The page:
4. We do crave that knowledge, don't we, of other places, other lives, the taste and smell and sight of them, the romance of the unknown, the uneasiness and anxiety of the new. A train does all this; and more!

    1. Rosaria, trains maintain an exotic feel for me, more than planes, which seem too sterile, even in remote parts of the world. Being able to watch the passing terrain is such a joy.

  5. Very intriguing indeed. Splendid!!

  6. I like this!
    I spent quite a bit of time on the train last year, back and forth to Windsor to be with my Mother. And in many ways it was physical and psychological travel .
    We take the Go Train into Toronto etc , which just feels like a commute and not at all romantic or adventurous.
    I would love to take a train anywhere actually, I agree .

  7. Last night I desired to walk a short distance to a station which is connected to our station. To leave my car and ride. But I didn't

  8. 'watch the ones who call this home'. Especially love that I find it so true - when I think of people and that wherever they are they are living their lives. Extraordinary work - as always!!!

  9. i love your question, ruth, You feel it, don't you? in the poem i suddenly can not help but trust that you know how i feel and we are both then on the train, all of us on the train, riding, waiting, lurching, stopping and getting off into someone's life. do we ever know if it is our own or not? does it matter?

    an entreating and haunting poem, both))) the more i read it, the more it finds its way into me.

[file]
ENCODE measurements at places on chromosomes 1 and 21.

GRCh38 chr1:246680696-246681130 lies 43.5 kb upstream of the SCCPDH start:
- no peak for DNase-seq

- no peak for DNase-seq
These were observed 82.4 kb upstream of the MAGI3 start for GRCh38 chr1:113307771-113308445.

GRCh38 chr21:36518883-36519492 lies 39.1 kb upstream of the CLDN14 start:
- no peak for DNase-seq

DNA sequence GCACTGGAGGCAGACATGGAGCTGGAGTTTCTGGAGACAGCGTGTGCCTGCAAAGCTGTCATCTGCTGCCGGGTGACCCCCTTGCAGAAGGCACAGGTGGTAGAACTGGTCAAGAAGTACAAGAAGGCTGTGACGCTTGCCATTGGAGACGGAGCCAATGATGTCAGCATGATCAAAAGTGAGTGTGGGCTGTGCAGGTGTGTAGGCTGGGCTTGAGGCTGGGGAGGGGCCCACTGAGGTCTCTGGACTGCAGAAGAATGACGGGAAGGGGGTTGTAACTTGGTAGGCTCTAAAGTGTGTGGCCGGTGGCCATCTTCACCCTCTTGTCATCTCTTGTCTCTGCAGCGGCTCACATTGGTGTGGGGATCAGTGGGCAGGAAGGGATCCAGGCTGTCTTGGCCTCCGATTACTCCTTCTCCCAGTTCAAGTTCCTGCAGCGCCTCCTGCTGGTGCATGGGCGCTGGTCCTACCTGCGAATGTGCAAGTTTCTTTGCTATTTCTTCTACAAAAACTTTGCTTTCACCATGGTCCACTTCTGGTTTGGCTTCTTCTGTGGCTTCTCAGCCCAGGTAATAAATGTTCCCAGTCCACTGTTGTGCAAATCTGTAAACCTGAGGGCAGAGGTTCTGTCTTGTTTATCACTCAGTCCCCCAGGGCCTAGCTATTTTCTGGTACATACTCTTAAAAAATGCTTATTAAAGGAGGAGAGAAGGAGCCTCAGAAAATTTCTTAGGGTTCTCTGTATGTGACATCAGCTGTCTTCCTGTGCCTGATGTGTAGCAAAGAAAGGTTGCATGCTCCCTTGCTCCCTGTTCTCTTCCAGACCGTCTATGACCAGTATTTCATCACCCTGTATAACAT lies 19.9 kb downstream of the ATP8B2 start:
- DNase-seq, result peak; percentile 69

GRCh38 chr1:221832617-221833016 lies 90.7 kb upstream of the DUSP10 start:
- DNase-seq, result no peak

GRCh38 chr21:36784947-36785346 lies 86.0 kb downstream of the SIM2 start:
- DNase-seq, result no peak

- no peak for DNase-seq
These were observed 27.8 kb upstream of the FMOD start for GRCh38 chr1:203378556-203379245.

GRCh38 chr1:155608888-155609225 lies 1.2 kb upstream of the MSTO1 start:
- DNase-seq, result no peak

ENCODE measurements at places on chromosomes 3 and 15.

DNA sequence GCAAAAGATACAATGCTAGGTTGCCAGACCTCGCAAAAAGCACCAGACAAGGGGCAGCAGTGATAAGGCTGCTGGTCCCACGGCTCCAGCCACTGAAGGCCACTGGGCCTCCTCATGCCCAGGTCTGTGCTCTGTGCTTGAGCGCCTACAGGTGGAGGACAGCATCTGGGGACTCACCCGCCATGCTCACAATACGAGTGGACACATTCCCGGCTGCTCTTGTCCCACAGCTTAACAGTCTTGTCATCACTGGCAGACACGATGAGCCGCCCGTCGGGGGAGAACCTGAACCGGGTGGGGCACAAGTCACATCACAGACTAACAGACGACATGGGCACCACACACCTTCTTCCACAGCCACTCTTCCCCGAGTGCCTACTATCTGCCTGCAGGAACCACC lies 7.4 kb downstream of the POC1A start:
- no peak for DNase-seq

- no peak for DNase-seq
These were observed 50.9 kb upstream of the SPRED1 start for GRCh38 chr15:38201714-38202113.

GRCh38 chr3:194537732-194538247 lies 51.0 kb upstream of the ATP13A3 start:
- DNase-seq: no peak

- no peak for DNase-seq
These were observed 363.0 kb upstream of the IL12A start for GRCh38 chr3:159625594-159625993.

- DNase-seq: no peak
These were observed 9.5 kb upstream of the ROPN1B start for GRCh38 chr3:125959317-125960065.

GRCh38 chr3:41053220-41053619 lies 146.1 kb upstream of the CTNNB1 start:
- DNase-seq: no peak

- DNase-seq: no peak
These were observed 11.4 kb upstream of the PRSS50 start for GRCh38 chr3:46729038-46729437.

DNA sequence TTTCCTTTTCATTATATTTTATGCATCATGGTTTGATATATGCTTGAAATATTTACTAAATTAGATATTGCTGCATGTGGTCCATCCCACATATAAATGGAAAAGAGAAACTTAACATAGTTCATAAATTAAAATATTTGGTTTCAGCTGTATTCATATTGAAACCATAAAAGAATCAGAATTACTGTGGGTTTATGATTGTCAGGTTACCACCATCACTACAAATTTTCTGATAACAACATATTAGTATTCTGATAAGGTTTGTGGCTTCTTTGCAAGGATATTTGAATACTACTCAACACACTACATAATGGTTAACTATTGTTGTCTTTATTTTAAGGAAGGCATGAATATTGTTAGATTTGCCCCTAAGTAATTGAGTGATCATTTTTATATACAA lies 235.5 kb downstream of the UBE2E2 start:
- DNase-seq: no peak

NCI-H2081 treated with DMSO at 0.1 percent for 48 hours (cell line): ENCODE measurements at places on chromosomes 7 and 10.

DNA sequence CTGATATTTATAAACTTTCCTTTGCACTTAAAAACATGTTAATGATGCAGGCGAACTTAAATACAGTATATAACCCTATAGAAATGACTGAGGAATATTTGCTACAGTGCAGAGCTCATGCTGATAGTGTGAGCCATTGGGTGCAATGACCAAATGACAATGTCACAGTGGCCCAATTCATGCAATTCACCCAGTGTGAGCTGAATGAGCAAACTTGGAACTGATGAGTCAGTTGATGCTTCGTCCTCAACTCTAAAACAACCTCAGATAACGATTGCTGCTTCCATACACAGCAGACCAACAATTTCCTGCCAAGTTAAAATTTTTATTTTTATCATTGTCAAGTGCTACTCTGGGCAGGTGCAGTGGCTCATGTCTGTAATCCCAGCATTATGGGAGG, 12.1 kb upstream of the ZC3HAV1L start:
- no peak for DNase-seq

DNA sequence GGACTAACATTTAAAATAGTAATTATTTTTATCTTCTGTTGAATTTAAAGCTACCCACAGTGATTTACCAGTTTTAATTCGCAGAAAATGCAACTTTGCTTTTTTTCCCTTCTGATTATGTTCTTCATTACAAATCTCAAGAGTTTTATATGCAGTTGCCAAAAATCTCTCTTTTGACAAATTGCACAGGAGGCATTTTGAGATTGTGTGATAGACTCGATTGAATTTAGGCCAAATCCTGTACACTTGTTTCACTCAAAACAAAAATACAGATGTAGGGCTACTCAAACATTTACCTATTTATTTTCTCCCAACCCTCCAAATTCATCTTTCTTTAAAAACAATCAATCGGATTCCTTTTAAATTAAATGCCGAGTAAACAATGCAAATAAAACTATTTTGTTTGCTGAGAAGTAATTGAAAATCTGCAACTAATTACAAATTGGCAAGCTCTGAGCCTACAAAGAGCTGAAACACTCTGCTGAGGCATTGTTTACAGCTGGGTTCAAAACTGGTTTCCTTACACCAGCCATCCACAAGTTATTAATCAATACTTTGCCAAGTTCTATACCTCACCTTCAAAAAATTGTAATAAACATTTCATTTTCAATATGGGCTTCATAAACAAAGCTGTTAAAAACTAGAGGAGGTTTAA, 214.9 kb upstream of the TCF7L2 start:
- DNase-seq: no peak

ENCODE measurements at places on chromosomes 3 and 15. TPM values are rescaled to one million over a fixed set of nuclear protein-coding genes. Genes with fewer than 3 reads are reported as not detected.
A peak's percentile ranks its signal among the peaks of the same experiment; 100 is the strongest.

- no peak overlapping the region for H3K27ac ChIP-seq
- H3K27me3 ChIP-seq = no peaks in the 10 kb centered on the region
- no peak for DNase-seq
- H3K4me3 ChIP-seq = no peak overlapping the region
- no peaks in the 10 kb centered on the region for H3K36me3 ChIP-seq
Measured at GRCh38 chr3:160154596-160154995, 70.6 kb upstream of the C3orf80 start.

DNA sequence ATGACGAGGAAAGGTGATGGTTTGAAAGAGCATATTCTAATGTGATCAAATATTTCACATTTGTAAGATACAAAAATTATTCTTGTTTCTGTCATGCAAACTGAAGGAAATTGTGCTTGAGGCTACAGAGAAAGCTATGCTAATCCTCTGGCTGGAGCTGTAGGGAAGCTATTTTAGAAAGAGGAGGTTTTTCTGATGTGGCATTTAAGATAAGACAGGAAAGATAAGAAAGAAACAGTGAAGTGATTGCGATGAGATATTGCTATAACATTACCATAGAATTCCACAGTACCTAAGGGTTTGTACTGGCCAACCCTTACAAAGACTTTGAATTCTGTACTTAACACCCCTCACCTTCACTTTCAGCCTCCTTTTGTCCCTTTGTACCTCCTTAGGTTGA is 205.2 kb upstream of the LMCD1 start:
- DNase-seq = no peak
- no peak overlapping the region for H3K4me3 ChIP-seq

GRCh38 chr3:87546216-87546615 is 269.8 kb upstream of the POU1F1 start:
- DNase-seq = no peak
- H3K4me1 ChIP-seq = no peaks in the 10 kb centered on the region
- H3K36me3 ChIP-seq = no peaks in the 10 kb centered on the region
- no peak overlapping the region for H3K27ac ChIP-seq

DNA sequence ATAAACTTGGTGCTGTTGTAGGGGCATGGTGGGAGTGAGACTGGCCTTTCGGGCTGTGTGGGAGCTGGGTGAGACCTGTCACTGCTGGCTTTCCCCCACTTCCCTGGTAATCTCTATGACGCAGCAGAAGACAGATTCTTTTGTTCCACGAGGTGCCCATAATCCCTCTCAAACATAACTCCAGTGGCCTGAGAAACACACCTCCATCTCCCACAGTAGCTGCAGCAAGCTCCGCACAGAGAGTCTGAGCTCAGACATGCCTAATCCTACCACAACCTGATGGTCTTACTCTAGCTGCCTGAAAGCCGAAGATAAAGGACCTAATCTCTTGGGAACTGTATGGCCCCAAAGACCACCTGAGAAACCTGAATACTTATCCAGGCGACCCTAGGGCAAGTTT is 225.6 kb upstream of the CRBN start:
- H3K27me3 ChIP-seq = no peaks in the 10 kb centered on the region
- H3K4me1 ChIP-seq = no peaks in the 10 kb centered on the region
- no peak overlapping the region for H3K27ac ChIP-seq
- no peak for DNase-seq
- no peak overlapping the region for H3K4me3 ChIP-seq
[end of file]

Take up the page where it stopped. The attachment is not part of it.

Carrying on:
10. Oh to explore the unknown and still have that train to catch to go back home...A beautiful poem Ruth!

  11. i love the fact that this piece is about movement at the beginning and stasis at the end, with the most wonderful statement describing the life of a writer: Watch the ones who call this
    home, their faces simultaneously
    going and arriving.

    you make us see the yellow lights through the grime of the train window, smell the coffee, and yes, feel the weight.

  12. Don't ask me why, Ruth, but this feels so European to me! :) And you know me and the trains of Europe. Nothing like them anywhere. The wanderlust in me is alive and well.

  13. "it is someone's place" I felt that way traveling on the Amtrak. Kept looking out the window, half in pain as I wanted to capture images with my camera, half in wonder at "peeking" in on people's backyards. I will have to check out "small" as I enjoy your photography so much :)

  14. I love the image of the train stopping--"friction grating and digging in its heels." Often the stoppings of life are unanticipated and unwelcome, yet they ground us to earth and show us a place to be that we weren't aware of. In the stoppings, I need to get out and walk around to discover if this unfamiliar place is a place to be--a place that will nourish, teach, or challenge.


All responses are welcome.